Background The latest bicycle technical advances and the new training protocols might have an incidence of injury occurrence in professional cycling.
Objective To analyze changes in injury incidence of a group of elite cyclist in active and compare the injury rates with those reported for an historical group (HG).
Design Epidemiologic retrospective study based on clinical oriented interviews.
Setting Clinical survey of all traumatic and overuse injuries occurred in male elite cyclists engaged in three professional teams.
Participants The HG consisted in 65 professional road cyclists surveyed from 1983 to 1995. Mean age, 25 years (range 21 32). The current series (CS) included 51 elite cyclists with a mean age of 27 (19–36). The CS was studied from 2003 to 2009.
Main outcome measures Abbreviated Injury Scale (AIS) and the Ekstrand 3 point scale for absence from sports activity. Injury exposure rates: injuries per racer, per year and per 1000 km of both competing and training.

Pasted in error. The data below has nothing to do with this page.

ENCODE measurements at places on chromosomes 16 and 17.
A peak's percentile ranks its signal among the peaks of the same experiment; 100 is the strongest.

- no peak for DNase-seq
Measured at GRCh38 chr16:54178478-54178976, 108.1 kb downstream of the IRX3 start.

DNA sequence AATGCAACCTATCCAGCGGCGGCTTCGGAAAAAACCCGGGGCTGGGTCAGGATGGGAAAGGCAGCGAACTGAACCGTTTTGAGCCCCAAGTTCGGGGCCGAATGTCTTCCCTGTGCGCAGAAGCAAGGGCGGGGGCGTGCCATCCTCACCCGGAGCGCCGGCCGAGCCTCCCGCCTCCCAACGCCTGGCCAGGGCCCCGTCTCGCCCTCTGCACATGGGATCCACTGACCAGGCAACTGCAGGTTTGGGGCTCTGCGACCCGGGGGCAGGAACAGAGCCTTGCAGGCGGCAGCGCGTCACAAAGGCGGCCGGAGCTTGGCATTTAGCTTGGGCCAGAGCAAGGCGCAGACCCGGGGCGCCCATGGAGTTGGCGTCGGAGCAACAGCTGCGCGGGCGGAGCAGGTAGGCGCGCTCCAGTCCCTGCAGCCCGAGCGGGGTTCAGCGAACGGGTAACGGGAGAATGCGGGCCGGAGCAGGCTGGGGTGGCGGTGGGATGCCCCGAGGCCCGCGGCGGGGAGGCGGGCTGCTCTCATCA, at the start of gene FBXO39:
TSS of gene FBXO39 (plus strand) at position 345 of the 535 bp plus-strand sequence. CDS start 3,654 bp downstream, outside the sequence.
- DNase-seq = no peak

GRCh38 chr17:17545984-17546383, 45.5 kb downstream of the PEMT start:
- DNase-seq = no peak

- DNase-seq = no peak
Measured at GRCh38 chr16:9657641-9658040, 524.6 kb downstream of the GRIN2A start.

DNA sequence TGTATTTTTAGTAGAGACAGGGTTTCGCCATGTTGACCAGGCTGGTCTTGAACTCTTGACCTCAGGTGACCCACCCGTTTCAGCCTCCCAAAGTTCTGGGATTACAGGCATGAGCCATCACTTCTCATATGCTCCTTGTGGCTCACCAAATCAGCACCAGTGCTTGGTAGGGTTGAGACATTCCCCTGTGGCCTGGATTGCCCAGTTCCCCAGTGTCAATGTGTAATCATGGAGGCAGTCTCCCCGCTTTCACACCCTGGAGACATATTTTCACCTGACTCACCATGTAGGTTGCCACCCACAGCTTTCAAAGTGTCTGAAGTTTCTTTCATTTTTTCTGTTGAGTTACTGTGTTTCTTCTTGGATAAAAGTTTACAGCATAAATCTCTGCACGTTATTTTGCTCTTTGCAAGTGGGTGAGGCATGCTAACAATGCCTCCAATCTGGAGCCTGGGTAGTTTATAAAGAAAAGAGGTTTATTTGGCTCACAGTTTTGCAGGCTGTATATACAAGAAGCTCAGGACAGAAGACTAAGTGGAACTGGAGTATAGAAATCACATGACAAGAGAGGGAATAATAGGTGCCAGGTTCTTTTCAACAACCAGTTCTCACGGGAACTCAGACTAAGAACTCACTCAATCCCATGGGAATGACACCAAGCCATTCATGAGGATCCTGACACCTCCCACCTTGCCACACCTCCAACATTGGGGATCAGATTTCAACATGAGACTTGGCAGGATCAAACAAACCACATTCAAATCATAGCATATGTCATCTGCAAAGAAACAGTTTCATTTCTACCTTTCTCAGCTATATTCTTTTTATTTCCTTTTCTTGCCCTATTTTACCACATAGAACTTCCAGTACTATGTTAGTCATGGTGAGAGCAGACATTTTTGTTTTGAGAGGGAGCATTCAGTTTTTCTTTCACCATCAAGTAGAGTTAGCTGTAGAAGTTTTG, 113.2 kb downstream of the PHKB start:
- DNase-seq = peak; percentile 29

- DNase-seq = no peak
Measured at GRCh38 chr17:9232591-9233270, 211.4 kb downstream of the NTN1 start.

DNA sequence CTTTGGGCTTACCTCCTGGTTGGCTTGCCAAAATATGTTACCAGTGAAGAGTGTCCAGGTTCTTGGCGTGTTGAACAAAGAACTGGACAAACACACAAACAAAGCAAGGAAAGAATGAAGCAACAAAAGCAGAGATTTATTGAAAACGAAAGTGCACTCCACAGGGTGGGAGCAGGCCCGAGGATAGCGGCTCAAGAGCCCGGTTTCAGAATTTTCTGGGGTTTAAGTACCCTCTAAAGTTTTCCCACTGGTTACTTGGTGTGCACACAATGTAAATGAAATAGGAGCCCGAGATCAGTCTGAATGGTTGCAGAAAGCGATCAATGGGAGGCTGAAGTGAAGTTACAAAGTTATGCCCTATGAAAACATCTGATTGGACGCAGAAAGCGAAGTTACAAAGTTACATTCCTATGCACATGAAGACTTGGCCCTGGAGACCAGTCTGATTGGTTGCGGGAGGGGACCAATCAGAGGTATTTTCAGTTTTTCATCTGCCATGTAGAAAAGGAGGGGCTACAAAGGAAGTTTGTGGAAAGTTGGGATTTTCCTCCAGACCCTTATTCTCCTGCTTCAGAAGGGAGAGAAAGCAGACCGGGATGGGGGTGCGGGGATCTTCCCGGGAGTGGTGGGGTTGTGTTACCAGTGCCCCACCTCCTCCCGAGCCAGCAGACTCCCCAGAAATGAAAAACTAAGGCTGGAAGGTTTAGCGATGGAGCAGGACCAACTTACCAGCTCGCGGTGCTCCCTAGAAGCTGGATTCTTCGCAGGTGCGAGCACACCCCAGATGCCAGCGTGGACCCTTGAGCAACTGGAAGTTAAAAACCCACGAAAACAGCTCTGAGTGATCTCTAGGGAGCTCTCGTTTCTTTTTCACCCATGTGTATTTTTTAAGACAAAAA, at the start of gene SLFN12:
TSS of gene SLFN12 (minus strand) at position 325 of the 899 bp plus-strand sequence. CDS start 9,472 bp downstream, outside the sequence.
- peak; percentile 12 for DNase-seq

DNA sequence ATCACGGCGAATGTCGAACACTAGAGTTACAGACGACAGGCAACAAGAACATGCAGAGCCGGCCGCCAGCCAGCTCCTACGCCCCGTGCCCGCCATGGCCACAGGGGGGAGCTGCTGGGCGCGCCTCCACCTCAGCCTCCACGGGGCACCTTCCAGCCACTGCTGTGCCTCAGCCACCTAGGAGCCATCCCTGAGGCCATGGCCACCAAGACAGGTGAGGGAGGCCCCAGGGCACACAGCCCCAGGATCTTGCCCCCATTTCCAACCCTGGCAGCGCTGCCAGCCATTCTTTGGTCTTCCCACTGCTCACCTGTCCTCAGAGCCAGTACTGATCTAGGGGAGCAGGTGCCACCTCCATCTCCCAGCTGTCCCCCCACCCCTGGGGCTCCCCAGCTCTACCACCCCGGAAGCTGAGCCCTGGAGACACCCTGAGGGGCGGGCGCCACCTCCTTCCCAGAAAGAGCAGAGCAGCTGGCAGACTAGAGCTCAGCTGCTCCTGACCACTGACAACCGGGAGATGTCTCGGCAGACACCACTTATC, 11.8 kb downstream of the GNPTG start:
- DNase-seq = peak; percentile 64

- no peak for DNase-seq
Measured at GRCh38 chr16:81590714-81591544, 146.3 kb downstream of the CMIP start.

Results Traumatic injuries increased from 38.4% to 48.6%. However, AIS severe lesions decrease from 51.2% to 8%. Tendinopaties were the most common overuse injuries in the HG (41.5%). Contrary, 56.6% of overuse injuries were due to muscular lesions in the CS group. In HG cyclists, the injury rates for traumatic injuries were 0.54 per racer, 0.11 per year, and 0.003 per 1000 km of training and competition. The rates for overuse injury were 0.86 per racer, 0.17 per year, and 0.005 per 1000 km. In CS cyclists, injury rates for traumatic injuries were found to be higher: 0.98 per racer, 0.24 per year, 0.007 per 1.000 km. Overuse injury rates were 1.04 per racer, 0.26 per year, and 0.009 per 1.000 km.
Conclusion Professional cyclists still in active are exposed to a double risk of traumatic injuries than those competing in the 80's and 90's. Exposure to overuse remains almost equal, but with a complete different clinical pattern imposed by the high incidence of muscular injuries.